Mason Helps Develop New Computer Language

Posted: February 21, 2001 at 1:00 am, Last Updated: November 30, -0001 at 12:00 am

By Emily Yaghmour

George Mason is helping to lead the effort in the development of a new parallel computer programming language. Unlike other parallel languages, this new language, called Unified Parallel C or UPC, is both easy to use and efficient.

Unified Parallel C, an extension of the frequently used C language, is designed for massively parallel computers–or supercomputers that use large numbers of processors. Massively parallel computers break down tasks and assign mini-tasks to each processor so that the processors can work in concert to solve a problem more rapidly than a single processor could. Experimental evidence has shown that for many applications, UPC is at least as efficient as its counterparts and much easier to program in. The fact that programmers find it easier to use is an important advantage because it means they can develop applications much faster, which saves money.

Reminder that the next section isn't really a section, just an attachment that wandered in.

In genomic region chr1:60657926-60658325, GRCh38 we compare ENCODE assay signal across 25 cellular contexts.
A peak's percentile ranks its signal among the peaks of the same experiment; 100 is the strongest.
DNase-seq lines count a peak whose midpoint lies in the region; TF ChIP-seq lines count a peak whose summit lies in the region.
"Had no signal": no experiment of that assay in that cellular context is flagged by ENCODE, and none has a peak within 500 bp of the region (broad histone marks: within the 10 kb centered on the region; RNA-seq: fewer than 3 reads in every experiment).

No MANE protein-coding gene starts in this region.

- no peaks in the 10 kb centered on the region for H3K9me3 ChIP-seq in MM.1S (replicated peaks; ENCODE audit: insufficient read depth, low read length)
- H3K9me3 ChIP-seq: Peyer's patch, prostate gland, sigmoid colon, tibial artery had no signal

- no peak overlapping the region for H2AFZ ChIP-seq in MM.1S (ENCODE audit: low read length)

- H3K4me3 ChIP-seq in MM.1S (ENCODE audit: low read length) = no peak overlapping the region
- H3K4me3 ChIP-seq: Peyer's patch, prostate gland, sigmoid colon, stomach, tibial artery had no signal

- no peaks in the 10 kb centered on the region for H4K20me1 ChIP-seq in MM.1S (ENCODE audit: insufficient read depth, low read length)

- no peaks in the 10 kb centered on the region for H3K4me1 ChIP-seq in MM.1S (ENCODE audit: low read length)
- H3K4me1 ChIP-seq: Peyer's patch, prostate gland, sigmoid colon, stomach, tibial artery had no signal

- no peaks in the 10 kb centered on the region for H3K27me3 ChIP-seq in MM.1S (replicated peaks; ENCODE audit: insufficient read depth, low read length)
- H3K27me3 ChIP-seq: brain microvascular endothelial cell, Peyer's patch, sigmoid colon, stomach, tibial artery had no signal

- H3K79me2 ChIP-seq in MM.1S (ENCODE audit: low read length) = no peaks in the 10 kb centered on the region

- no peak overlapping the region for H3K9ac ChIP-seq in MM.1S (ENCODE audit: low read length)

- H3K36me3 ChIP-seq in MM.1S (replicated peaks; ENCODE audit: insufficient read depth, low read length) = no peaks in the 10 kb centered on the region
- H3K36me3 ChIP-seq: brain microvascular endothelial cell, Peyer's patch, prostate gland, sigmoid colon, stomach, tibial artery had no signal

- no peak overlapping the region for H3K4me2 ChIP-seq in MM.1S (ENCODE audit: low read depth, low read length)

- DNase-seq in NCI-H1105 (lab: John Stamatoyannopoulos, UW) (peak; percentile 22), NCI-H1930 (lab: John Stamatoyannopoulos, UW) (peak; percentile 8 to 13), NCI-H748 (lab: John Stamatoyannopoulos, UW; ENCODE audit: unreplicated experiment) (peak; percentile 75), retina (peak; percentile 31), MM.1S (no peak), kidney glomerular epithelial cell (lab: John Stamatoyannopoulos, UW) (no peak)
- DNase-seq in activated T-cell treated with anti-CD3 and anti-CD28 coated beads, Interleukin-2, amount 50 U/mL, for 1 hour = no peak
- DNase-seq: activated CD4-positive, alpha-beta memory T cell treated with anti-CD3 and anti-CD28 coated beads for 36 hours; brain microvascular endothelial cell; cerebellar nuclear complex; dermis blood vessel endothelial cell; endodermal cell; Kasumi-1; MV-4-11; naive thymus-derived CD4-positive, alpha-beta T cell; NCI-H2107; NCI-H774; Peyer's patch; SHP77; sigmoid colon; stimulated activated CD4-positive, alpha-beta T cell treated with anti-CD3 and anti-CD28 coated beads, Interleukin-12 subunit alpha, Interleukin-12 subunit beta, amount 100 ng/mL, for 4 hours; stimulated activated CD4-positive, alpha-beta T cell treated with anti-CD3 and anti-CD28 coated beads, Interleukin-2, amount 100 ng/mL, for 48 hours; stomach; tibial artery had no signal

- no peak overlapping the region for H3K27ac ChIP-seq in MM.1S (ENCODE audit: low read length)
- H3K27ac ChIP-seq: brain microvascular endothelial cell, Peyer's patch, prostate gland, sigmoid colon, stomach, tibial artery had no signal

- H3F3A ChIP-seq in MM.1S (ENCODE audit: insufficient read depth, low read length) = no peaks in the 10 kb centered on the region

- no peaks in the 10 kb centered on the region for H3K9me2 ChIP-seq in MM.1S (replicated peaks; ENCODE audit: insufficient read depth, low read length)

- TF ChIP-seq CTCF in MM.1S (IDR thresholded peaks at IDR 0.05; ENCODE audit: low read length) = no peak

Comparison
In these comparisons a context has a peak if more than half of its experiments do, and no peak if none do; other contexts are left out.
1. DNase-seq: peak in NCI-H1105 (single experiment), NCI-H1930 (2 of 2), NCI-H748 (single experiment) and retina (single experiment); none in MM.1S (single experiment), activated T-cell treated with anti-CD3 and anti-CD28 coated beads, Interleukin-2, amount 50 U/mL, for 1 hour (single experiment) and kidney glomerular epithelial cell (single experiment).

The university’s role in the project is fourfold: to work with other project partners to develop the language and create a grammar for it, to assess performance of the language and the ways it can be used, to develop tests to ensure that UPC language compilers or translators comply with the rules of the language, and to provide instruction in using UPC.

George Mason is working with the Institute for Defense Analysis and the National Security Agency (NSA) to lead more than a dozen organizations and companies, including Compaq, Cray, and IBM, in the development of the language. The university became involved in the project in 1999, when the NSA invited local universities to submit proposals to assist with the development of the language. Tarek El-Ghazawi, a professor in the School of Computational Sciences, submitted his proposal and won a $250,000 grant. His work is funded through the end of the year.

For more information about Unified Parallel C, visit

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